City passes water/sewer franchise fee
August 16, 2002
Carson City residents will see an extra charge on their September sewer and water bills — a 1 percent franchise fee Carson City supervisors banked on to help balance this year’s city budget.
The average sewer and water bill in the capital is $56.25, and the fee will cost utility users about 56 cents a month, or $6.72 a year. The fee hike is the first in a line of utility fees increases anticipated in coming months.
Mayor Ray Masayko cast the lone vote Thursday against enacting the franchise fee, as city supervisors approved the increase that will raise approximately $90,000 for the city’s general fund.
City supervisors in March balanced their $45 million budget on $410,000 of anticipated rate hikes to electric, gas and water and sewer rates. Masayko voted against the budget measure then and Thursday because city officials “had not looked hard enough” to see where they could cut spending before enacting pass-through taxes, he said.
Larry Osborne, chief executive officer of the Carson City Area Chamber of Commerce, complained the rates were unnecessary and a burden on businesses and city residents in already tough economic times, especially in light of further potential rate increases.
Supervisor Robin Williamson said despite the possibility of increasing rates on everything from water to electricity, until supervisors decide on the rates, “they don’t mean anything.”
Recommended Stories For You
Higher fees — all of which supervisors have not considered — coming down the pike may include:
— On Sept. 5, city supervisors will consider a 1/2 percent increase to franchise fees to both power and gas bills. In April, Sierra Pacific Power Co. and Southwest Gas spokesmen said the direct, pass-through tax would cost roughly 39 cents a month extra on each bill.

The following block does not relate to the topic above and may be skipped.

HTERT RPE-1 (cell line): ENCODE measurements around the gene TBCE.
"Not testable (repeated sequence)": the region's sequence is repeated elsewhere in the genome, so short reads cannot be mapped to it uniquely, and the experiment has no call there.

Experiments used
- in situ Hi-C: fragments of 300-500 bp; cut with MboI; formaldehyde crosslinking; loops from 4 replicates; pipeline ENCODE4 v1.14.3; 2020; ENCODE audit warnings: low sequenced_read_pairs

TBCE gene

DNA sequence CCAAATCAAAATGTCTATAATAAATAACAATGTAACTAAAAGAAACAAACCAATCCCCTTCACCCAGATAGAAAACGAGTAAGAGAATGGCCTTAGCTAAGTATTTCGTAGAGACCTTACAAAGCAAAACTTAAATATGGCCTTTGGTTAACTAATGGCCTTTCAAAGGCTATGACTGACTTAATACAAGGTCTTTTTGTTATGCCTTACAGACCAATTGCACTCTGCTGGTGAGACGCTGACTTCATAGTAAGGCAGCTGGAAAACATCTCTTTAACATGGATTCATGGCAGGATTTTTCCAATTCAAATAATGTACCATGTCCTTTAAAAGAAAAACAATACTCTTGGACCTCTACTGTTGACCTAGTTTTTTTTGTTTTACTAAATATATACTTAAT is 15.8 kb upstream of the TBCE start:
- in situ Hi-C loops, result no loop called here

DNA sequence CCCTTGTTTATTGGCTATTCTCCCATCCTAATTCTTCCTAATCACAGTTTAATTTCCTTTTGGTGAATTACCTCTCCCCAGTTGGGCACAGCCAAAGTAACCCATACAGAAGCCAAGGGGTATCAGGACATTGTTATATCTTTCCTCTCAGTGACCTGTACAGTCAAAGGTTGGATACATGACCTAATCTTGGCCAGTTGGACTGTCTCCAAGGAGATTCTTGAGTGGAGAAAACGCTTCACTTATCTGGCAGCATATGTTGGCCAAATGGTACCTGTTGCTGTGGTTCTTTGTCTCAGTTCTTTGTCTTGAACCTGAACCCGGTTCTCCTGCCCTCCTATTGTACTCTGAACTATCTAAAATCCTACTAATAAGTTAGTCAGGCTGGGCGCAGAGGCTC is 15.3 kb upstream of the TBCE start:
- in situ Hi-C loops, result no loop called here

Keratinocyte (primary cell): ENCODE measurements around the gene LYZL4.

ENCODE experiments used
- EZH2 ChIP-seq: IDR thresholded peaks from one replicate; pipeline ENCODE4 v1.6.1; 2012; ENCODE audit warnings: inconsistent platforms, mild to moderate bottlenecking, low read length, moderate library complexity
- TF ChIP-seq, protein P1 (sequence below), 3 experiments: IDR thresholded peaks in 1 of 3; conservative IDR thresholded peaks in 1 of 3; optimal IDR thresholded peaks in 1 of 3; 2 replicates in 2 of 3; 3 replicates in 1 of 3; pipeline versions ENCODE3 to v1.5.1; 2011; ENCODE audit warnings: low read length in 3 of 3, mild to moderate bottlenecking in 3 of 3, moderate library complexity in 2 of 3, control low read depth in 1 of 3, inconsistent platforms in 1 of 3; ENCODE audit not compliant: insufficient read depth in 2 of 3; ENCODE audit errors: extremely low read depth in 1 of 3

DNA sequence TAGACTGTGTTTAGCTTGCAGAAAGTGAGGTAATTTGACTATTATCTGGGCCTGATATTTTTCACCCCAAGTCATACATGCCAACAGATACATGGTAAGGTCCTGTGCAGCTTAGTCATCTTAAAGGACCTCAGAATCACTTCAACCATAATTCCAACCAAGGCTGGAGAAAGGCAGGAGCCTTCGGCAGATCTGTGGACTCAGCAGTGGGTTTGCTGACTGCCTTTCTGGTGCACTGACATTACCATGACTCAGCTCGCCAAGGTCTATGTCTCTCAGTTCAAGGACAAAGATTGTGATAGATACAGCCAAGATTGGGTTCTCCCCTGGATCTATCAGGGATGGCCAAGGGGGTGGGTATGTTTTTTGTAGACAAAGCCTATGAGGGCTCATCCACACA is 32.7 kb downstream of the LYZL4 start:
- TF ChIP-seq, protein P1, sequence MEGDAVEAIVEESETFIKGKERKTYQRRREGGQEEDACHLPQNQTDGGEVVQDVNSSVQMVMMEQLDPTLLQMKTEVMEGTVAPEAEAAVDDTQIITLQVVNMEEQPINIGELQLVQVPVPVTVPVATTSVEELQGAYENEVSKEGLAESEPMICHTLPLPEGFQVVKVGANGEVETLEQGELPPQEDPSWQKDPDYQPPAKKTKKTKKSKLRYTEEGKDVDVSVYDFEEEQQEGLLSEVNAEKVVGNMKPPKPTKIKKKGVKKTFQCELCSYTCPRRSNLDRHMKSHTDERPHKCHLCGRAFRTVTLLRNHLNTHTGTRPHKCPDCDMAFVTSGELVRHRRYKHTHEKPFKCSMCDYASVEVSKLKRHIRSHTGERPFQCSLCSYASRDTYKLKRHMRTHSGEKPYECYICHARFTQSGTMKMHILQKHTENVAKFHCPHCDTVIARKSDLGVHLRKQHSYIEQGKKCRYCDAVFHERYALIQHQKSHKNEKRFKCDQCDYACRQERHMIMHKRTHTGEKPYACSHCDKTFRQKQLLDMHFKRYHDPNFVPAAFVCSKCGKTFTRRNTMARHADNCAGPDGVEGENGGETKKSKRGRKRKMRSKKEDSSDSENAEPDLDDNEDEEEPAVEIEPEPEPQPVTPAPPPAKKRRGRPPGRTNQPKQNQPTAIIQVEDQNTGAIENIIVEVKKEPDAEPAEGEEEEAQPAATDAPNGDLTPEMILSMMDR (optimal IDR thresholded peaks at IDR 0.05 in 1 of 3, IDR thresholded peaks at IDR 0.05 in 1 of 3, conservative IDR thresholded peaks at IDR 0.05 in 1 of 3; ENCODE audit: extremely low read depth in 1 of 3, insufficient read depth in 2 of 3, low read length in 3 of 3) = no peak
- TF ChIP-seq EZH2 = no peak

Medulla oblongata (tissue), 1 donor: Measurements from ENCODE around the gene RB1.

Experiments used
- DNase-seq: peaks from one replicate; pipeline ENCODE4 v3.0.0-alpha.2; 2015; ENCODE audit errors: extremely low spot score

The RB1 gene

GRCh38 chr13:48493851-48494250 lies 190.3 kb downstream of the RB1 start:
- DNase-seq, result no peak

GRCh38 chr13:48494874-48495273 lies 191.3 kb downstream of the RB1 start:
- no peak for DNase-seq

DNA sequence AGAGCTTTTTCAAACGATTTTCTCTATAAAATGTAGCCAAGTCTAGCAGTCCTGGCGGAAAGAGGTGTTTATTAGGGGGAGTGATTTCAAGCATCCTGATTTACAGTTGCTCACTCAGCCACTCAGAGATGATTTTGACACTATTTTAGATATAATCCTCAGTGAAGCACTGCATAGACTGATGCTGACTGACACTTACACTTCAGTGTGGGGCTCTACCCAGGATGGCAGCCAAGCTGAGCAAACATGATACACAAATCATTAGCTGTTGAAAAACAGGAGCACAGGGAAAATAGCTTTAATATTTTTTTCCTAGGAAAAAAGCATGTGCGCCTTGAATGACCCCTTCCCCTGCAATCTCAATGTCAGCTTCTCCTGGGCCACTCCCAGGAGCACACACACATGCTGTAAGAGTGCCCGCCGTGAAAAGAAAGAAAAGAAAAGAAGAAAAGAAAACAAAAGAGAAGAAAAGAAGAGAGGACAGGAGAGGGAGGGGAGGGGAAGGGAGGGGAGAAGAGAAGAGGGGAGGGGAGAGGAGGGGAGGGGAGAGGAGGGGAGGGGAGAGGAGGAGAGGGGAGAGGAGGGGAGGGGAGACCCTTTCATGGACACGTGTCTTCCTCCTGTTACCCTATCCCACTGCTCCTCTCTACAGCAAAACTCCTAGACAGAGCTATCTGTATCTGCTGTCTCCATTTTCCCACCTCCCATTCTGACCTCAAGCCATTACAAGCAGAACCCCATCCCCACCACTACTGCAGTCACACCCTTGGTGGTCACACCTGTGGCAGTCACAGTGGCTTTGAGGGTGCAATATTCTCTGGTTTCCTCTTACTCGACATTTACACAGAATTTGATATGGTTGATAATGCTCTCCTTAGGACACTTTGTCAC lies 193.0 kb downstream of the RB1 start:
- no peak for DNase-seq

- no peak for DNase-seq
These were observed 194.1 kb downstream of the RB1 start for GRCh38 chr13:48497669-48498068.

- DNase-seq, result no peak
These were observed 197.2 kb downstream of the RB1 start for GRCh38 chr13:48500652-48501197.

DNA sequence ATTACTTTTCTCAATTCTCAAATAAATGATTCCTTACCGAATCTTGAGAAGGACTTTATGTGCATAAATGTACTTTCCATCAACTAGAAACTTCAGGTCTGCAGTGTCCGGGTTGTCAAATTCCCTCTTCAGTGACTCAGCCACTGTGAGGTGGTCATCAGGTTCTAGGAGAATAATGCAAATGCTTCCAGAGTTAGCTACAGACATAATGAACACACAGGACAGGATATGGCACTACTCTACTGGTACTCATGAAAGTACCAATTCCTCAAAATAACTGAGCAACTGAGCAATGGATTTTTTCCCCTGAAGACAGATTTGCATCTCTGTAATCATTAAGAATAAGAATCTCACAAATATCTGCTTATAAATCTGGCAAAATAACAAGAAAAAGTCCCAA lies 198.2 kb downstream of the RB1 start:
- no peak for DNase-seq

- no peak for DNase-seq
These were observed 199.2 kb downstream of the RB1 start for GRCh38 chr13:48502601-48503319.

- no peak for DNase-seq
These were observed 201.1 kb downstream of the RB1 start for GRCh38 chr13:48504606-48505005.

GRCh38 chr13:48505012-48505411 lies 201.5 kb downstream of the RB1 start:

— The city’s storm drainage advisory committee recently recommended a plan that will charge most Carson residents about $3.43 a month to fund a $20 million storm drainage system.
However, the charge will be higher — in some cases in the thousands of dollars — for businesses with buildings and parking lots. It will cost between $1.3 million and $1.4 million a year to construct the storm drainage system, which has been planned since the 1997 flood, in 12 to 18 years.
The $3.43 charge defines the basic unit of storm drain charges, one home with roughly 3,600-square feet of impervious surface from the patio to the driveway. Businesses will be charged $3.43 per 3,600-square-feet of space covered with concrete, buildings and asphalt.
— A city committee is conducting the city’s first sewer and water rate study in 12 years, which could lead to the city’s first utility rate hike in seven years. There are no estimates as to what the potential hike could be.
— City Manager John Berkich ordered city community development officials to hold off for 60 to 90 days preparing for a potential increase of planning fees. A review of Carson City’s planning fees shows the community development department only recoups $37,000 of the $865,000 it costs the department to process everything from special use permits to subdivision maps. A study of fee-related services shows Carson City taxpayer dollars subsidize a variety of development permits between 95 percent and 100 percent.
A plan which would have over time raised planning fees as much as 95 percent — and would garner an estimated $300,000 to city coffers — drew complaints from the development community. Berkich said while “arguably, development hasn’t been paying its fair share of these costs,” he is concerned about the effect such a drastic fee increase could have on economic development.
“We’re trying to create an incentive for economic development,” he said. “We’re sensitive to the message this would send.”
Trending In: Opinion
- $10,000 reward offered in Gardnerville Ranchos homicides
- 2019 State of the State Address: Gov. Sisolak seeks 3 percent raise for Nevada state workers
- Sisolak delivers State of the State on Wednesday
- Sex under scrutiny: Sex worker Alice Little: ‘Something new is going to happen’
- Sex under scrutiny: Brothel advocates, opponents turn eyes to 2019 Legislature